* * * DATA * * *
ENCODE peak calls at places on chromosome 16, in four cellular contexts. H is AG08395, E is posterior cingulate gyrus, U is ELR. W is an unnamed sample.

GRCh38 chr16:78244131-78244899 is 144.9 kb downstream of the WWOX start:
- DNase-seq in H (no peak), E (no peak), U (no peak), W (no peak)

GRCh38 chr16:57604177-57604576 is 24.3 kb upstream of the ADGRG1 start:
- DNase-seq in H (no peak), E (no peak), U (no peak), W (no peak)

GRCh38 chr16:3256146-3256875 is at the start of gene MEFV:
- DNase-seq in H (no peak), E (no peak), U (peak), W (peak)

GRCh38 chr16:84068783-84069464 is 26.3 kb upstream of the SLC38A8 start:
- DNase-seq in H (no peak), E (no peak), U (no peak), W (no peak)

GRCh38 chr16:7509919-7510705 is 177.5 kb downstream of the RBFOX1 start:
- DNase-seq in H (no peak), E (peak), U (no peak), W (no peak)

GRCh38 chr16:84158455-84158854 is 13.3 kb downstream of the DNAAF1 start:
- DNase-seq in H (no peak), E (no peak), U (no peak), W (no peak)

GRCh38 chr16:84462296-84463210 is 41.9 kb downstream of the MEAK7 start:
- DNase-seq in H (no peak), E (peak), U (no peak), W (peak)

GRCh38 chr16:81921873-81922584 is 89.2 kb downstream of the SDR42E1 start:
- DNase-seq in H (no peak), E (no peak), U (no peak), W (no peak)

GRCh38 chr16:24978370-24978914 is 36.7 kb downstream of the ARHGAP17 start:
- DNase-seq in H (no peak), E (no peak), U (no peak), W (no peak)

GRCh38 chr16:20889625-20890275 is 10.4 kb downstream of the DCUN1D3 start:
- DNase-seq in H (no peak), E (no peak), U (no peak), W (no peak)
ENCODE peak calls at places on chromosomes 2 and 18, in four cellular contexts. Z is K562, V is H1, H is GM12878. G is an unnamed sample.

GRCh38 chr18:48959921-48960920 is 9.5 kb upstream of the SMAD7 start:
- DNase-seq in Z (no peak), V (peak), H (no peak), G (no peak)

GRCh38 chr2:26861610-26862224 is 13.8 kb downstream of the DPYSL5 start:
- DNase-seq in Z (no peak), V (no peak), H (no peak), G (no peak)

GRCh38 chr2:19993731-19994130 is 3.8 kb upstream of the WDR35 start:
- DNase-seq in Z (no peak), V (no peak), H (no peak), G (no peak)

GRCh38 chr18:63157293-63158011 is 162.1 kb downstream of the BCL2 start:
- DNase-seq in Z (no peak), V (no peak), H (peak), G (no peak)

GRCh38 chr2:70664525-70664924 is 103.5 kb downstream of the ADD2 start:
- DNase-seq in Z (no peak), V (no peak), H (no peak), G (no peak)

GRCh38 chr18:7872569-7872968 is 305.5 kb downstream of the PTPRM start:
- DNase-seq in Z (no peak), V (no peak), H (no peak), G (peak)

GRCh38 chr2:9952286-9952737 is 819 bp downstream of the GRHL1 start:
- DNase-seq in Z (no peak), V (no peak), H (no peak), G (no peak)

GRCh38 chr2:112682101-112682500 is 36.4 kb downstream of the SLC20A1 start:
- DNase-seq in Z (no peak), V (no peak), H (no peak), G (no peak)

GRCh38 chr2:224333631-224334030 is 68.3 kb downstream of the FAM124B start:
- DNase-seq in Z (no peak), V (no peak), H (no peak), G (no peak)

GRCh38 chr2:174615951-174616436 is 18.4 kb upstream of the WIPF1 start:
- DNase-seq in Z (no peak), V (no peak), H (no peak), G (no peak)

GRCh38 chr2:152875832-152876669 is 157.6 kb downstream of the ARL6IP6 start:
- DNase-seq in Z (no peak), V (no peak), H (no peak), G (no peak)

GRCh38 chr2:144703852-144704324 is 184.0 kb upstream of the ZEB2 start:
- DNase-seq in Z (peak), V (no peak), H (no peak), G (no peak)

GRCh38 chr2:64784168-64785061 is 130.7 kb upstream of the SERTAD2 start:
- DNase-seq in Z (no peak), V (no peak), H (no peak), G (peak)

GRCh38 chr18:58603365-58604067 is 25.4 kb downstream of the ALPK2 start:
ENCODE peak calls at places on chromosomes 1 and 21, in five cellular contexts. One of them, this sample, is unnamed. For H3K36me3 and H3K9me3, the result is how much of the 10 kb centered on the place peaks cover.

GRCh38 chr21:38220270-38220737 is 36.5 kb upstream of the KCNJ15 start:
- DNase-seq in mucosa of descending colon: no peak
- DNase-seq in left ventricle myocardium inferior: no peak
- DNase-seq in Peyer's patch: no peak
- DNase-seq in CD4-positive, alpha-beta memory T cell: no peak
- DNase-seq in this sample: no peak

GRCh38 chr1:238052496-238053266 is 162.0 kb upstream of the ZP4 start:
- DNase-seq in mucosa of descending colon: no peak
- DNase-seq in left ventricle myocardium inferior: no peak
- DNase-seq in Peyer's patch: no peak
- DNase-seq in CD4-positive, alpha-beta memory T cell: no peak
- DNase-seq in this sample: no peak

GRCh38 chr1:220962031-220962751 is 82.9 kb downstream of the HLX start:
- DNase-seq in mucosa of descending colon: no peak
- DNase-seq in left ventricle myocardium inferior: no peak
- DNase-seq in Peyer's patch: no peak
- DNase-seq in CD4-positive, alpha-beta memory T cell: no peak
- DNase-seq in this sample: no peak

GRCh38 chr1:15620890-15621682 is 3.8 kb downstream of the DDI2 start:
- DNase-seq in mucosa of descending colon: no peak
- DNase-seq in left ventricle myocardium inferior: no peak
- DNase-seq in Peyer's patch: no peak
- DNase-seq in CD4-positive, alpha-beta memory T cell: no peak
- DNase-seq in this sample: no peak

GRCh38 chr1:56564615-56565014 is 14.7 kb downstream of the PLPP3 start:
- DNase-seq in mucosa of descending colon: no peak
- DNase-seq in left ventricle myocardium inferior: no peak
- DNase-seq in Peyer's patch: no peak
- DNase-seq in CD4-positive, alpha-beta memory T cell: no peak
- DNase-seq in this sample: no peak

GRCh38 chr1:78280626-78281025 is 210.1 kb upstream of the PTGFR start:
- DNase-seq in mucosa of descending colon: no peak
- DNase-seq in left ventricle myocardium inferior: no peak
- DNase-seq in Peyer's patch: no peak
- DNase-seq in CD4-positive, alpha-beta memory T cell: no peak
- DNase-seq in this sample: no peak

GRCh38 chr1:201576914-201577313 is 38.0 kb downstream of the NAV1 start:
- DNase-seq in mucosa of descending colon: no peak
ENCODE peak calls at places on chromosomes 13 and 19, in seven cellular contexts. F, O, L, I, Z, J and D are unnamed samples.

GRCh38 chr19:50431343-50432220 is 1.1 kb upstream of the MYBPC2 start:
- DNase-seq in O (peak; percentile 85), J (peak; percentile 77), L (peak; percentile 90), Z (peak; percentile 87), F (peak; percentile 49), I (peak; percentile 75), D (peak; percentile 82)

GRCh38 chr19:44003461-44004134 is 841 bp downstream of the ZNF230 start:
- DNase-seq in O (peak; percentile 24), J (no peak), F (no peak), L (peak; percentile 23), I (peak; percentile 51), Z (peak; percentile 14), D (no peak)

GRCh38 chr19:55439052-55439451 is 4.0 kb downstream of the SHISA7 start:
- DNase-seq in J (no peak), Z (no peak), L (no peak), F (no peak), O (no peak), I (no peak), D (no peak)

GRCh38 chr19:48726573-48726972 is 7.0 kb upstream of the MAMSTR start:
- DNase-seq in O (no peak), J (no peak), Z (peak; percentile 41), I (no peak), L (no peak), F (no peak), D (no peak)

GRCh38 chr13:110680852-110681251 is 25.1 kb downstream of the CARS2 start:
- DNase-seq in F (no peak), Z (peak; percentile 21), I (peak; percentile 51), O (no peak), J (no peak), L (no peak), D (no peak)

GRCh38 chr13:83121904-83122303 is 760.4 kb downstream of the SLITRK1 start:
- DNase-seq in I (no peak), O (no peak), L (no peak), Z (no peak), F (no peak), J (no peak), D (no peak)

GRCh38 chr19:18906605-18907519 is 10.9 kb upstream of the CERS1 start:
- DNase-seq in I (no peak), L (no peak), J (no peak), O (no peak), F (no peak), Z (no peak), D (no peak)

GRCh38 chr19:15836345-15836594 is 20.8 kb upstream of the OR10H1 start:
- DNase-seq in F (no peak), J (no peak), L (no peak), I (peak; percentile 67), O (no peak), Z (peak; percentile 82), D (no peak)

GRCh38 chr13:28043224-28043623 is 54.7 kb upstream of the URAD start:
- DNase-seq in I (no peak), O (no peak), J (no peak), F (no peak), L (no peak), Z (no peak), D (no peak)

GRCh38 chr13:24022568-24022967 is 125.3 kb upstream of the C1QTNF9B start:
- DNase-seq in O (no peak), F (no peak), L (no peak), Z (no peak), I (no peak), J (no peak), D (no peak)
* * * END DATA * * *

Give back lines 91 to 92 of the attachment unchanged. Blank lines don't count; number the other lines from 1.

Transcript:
- DNase-seq in O (peak; percentile 85), J (peak; percentile 77), L (peak; percentile 90), Z (peak; percentile 87), F (peak; percentile 49), I (peak; percentile 75), D (peak; percentile 82)

GRCh38 chr19:44003461-44004134 is 841 bp downstream of the ZNF230 start: